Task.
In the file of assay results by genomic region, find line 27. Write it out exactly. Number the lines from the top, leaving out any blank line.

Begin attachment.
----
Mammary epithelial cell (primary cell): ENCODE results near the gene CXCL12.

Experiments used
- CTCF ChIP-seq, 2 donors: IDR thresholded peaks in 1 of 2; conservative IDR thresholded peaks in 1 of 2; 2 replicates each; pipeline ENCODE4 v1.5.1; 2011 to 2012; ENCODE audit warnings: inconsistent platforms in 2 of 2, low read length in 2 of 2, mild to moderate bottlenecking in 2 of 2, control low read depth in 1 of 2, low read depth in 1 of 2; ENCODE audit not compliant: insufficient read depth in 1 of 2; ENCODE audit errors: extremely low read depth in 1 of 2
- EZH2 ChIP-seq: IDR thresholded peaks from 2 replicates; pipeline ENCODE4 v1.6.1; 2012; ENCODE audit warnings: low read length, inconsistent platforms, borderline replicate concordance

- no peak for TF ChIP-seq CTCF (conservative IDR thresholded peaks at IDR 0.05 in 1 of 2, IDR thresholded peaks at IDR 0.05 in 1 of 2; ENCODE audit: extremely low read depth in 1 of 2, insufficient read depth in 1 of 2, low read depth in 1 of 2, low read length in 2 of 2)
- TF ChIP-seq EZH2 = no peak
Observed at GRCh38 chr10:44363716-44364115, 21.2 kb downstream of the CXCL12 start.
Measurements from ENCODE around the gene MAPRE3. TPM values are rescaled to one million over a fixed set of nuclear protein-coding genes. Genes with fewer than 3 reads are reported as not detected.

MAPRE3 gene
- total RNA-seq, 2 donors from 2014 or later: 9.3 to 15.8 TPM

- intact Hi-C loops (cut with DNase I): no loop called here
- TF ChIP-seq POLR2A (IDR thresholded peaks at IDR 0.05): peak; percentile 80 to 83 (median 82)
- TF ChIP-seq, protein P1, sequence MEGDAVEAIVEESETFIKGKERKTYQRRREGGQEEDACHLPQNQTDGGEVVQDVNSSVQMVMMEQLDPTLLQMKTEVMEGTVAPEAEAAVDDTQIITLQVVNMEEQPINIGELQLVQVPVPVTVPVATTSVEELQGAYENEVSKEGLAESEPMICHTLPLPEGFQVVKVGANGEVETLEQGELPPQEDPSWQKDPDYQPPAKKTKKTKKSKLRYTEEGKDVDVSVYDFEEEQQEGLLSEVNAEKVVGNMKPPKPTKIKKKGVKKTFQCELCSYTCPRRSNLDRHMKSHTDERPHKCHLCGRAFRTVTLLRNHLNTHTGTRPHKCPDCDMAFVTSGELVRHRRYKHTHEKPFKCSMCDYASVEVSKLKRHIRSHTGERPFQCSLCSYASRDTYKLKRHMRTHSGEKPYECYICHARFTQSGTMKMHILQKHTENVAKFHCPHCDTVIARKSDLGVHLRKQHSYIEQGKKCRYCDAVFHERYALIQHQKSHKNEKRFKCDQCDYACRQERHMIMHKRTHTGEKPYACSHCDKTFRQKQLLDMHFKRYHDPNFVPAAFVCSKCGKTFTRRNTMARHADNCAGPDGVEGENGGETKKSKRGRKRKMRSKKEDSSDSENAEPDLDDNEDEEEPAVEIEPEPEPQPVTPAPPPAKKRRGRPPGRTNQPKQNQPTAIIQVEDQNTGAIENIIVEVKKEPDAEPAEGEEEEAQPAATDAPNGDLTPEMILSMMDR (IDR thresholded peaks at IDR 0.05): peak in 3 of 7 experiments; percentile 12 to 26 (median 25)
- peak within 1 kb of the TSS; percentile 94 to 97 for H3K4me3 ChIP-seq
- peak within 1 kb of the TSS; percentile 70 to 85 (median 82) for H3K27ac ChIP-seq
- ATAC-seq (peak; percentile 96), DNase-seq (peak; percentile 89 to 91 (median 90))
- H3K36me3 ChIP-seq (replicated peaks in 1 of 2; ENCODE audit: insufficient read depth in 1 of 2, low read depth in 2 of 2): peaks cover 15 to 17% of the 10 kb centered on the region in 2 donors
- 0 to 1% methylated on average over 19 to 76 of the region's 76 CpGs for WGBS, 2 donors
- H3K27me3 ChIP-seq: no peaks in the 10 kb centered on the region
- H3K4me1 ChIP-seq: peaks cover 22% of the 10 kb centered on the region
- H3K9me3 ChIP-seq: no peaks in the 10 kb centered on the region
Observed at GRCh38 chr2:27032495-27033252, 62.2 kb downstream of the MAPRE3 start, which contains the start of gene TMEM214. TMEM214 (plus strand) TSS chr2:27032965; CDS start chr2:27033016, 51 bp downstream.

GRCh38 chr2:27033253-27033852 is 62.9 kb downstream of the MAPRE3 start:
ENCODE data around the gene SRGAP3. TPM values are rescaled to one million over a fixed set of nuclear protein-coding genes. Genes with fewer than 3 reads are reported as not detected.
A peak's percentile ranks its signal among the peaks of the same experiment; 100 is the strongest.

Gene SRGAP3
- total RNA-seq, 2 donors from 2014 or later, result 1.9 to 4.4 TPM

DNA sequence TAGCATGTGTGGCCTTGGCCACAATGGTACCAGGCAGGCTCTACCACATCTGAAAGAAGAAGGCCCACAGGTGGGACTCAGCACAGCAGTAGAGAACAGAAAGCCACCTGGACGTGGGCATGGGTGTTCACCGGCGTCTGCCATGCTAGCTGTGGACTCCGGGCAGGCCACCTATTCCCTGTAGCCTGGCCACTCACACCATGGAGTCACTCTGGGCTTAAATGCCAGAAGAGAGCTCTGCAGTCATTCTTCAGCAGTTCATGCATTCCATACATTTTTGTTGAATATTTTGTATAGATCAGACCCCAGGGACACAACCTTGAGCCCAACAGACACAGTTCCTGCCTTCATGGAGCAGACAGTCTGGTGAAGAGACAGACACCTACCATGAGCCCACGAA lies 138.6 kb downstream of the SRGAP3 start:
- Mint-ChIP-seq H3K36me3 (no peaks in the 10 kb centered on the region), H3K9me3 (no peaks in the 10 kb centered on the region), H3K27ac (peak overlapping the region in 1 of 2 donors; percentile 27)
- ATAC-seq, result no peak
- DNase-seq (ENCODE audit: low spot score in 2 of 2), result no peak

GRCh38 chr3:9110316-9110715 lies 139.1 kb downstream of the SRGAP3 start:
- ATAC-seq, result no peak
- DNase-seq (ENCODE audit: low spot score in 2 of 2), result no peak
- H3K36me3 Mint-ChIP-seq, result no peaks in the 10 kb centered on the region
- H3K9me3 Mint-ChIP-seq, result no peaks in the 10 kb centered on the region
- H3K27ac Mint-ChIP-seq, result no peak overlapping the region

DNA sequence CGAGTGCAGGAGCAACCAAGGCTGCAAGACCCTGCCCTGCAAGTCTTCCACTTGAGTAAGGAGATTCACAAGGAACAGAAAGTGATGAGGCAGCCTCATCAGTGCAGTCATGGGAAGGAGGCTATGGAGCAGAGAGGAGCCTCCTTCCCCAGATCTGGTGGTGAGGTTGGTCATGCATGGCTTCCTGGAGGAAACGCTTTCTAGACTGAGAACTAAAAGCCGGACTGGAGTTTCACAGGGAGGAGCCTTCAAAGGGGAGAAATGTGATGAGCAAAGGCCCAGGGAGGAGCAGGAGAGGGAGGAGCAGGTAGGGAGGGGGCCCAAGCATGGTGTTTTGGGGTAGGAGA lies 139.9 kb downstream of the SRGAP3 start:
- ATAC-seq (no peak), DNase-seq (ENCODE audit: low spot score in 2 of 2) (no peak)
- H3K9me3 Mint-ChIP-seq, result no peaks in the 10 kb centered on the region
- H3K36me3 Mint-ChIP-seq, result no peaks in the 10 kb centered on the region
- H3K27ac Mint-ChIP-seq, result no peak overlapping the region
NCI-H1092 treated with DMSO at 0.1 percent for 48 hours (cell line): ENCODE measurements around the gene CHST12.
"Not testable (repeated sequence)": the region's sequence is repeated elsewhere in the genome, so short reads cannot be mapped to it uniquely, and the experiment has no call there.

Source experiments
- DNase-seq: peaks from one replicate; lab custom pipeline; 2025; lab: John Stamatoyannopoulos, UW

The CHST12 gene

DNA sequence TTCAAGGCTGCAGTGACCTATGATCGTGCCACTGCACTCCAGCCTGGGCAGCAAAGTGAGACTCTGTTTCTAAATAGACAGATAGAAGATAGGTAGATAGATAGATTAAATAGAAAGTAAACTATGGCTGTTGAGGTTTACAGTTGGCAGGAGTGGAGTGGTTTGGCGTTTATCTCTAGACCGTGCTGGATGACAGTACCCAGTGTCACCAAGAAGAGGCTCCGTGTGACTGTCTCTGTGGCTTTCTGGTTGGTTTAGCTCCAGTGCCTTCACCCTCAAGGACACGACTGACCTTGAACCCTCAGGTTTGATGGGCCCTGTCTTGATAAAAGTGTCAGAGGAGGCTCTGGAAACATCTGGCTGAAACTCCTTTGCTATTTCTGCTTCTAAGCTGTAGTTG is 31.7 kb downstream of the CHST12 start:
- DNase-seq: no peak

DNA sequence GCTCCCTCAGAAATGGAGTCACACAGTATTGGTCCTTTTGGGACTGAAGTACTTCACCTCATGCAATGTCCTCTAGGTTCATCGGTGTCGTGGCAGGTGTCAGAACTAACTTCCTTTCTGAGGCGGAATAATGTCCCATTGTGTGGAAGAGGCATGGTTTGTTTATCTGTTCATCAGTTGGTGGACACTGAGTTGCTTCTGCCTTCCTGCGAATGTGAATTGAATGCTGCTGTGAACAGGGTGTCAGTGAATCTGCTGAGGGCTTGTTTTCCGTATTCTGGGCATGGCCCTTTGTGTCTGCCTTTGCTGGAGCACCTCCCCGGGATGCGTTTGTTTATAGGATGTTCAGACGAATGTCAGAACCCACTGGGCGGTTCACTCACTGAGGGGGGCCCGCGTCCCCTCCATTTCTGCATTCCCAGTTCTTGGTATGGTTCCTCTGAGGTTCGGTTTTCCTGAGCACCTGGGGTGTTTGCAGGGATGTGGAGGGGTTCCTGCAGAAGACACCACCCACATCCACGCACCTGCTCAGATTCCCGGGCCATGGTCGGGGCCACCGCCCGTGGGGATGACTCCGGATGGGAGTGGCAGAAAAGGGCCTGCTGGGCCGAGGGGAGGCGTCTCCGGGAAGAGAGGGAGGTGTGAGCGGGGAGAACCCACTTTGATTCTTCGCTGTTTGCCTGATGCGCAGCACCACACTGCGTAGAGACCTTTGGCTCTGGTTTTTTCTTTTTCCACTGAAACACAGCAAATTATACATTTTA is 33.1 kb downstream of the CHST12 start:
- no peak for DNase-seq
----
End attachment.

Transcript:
- total RNA-seq, 2 donors from 2014 or later, result 1.9 to 4.4 TPM